Anatomy of Restlessness: Selected Writings 1969-1989
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Although he is best known for his luminous reports from the farthest-flung corners of the earth, Bruce Chatwin possessed a literary sensibility that reached beyond the travel narrative to span a world of topics—from art and antiques to archaeology and architecture. This spirited collection of previously neglected or unpublished essays, articles, short stories, travel sketches, and criticism represents every aspect and period of Chatwin’s career as it reveals an abiding theme in his work: his fascination with, and hunger for, the peripatetic existence. While Chatwin’s poignant search for a suitable place to “hang his hat,” his compelling arguments for the nomadic “alternative,” his revealing fictional accounts of exile and the exotic, and his wickedly en pointe social history of Capri prove him to be an excellent observer of social and cultural mores, Chatwin’s own restlessness, his yearning to be on the move, glimmers beneath every surface of this dazzling body of work.
Old people naked. Gens de soixante ans tous nus. Doing things you can’t imagine. Then they invite us to sing a hymn to the Queen. And in Hyde Park, my God, under the trees! Feet, my God! Que des pieds!’ The men fed the juke-box and played Togolese rock. The legionnaire stumbled to his feet and dragged Mamzelle Dela by the arm and tried to dance. She put on a long-suffering look and winked at Jeb. He winked back. ‘You have loved an Africaine?’ asked Annie. ‘Never,’ Jeb said in an even voice.
the Frogs,’ said the Major. ‘Niggers are much less foreign to me than Frogs. I’ve lived with niggers all my life. Bright, some of ’em. Really bright.’ ‘Very bright,’ I said. ‘Not like the Moors. Gimme a nigger any day over a Moor. Less stuck on religion.’ ‘Much less stuck.’ ‘You can work with niggers, but the Moors give an awful lot of bother.’ ‘How’s that, Major?’ ‘They won’t work and they don’t want anyone else to work. Government owns half this mine and doesn’t even want it to pay.’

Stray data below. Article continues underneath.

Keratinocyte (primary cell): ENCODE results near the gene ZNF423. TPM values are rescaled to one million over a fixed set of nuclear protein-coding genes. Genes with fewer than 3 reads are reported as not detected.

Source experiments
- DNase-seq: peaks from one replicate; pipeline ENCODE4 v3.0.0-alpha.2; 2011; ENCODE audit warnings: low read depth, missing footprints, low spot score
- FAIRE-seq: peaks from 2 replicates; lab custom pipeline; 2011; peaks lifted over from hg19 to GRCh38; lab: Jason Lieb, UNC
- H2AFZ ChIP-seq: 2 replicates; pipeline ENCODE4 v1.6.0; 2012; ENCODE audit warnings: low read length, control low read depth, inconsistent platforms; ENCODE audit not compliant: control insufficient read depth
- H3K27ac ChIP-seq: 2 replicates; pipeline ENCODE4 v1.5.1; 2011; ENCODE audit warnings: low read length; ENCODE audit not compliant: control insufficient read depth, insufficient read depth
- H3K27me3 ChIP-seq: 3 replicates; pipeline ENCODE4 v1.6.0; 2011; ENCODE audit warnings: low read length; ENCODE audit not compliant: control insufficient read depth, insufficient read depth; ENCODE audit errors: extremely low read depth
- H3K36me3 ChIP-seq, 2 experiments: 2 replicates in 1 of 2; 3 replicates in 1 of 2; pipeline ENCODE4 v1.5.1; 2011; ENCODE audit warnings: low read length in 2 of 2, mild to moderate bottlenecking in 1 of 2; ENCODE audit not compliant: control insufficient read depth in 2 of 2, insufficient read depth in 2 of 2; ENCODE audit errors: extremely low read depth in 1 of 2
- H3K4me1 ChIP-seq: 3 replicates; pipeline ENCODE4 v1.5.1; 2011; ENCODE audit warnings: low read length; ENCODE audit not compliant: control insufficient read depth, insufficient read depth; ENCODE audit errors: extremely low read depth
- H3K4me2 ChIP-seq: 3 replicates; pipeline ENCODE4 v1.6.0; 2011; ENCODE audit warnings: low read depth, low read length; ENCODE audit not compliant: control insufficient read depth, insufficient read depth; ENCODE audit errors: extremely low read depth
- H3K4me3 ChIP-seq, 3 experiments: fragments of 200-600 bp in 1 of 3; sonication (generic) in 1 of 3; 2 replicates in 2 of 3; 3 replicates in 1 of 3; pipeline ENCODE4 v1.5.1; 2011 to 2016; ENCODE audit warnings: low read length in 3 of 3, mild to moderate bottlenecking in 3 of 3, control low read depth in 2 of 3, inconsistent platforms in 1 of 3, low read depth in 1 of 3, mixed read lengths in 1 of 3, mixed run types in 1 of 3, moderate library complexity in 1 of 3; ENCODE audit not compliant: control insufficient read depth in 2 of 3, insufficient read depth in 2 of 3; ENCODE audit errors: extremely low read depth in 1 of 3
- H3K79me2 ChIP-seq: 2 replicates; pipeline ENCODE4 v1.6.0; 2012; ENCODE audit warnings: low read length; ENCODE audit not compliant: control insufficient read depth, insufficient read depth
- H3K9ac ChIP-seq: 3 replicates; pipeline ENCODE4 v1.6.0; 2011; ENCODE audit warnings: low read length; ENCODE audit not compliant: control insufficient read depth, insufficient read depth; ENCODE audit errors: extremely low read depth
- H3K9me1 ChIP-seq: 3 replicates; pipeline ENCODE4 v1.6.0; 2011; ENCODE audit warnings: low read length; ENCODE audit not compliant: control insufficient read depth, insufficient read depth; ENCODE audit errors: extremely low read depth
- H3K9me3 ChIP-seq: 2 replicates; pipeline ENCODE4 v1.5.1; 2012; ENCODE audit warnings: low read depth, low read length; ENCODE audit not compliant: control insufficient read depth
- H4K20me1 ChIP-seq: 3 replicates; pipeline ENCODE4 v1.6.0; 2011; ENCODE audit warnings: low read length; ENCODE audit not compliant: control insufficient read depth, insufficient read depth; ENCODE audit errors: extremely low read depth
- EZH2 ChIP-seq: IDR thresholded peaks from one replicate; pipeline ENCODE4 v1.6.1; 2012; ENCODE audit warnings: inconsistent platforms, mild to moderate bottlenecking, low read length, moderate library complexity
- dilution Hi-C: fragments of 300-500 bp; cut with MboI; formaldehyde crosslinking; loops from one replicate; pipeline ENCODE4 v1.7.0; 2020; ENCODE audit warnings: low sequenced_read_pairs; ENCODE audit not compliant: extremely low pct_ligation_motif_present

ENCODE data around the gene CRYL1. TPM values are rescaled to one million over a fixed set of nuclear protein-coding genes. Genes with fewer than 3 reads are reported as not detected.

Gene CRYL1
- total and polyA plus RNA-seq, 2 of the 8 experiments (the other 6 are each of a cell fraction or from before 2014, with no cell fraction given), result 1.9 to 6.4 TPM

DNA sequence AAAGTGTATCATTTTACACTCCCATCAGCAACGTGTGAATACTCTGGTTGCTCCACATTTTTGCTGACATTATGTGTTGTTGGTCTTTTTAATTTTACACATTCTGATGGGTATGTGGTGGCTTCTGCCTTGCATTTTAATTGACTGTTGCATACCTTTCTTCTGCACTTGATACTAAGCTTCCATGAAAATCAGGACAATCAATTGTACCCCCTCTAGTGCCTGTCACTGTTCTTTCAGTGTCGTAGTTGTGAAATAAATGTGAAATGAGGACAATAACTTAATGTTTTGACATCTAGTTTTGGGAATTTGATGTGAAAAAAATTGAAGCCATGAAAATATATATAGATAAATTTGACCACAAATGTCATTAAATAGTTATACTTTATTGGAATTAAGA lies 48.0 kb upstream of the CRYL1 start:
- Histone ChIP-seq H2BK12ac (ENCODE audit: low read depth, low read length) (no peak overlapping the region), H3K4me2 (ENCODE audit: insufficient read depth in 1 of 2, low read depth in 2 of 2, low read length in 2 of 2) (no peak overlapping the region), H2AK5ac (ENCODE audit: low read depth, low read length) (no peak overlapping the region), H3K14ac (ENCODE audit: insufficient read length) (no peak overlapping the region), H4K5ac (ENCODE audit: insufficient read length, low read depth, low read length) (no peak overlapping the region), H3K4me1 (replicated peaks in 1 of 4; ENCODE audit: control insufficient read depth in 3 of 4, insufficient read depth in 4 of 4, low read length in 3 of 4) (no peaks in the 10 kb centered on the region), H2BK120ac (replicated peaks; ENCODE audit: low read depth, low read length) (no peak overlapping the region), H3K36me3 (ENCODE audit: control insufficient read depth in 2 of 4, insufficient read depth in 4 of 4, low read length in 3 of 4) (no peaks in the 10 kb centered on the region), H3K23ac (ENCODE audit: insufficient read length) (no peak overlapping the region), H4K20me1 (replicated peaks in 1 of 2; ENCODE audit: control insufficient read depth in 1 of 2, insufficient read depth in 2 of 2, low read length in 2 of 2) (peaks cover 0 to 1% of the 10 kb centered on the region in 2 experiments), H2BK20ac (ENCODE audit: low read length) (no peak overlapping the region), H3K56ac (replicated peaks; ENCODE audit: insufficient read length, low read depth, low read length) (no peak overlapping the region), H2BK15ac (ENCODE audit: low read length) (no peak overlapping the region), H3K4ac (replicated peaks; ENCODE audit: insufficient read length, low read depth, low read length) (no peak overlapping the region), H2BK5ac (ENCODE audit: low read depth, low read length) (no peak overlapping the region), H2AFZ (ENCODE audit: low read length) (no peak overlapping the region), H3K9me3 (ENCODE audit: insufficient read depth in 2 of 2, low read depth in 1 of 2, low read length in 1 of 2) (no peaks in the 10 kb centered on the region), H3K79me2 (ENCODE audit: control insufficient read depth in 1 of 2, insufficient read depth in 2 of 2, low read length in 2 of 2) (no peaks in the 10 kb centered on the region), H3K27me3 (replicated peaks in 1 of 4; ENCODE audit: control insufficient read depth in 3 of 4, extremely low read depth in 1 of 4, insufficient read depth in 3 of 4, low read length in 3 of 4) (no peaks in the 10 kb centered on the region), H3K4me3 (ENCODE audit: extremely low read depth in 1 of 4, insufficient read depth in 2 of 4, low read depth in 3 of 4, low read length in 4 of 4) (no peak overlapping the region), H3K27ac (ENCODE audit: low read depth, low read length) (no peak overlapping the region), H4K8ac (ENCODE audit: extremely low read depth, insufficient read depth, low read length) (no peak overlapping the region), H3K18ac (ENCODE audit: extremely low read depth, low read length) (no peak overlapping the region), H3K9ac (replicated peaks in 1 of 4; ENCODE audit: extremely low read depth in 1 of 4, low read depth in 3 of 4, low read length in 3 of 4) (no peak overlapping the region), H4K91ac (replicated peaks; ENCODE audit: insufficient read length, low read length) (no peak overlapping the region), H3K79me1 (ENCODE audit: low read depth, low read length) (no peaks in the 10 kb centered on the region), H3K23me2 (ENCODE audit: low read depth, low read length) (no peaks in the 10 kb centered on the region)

airborne. These irises were the only blue flowers in the valley. Otherwise, the vegetation consisted of white willows, white-margined aralias, silver whitebeams and the tansy-leaved thorn. Among the flowers were a white eremurus, Moutan peonies, the Mount Omei rose and the waxy pagodas of the giant Himalayan lily. Or else the plants were black, black trilliums, black-stemmed bamboos and the Black Knight Fritillary from Kamchatka. The spathes of the Cretan Dragon Arum peopled a grove of willows
stay put. My motives, then, are materially irrational. What is this neurotic restlessness, the gadfly that tormented the Greeks? Wandering may settle some of my natural curiosity and my urge to explore, but then I am tugged back by a longing for home. I have a compulsion to wander and a compulsion to return – a homing instinct like a migrating bird. True nomads have no fixed home as such; they compensate for this by following unalterable paths of migration. If these are upset it is usually by
shorts, sou‘wester, or anorak, appears as the venerable, white-bearded naturalist, the Nobel Prize Winner who has never lost his capacity to marvel at the wonders of nature. When wild geese answer his call, he feels he has stepped back into a ‘paradise of peaceful coexistence’ with his fellow creatures. On the other hand, his knowledge of evolution has earned him the right to preach sermons that will be understood by anyone who takes the trouble to read between the lines. In the postscript, he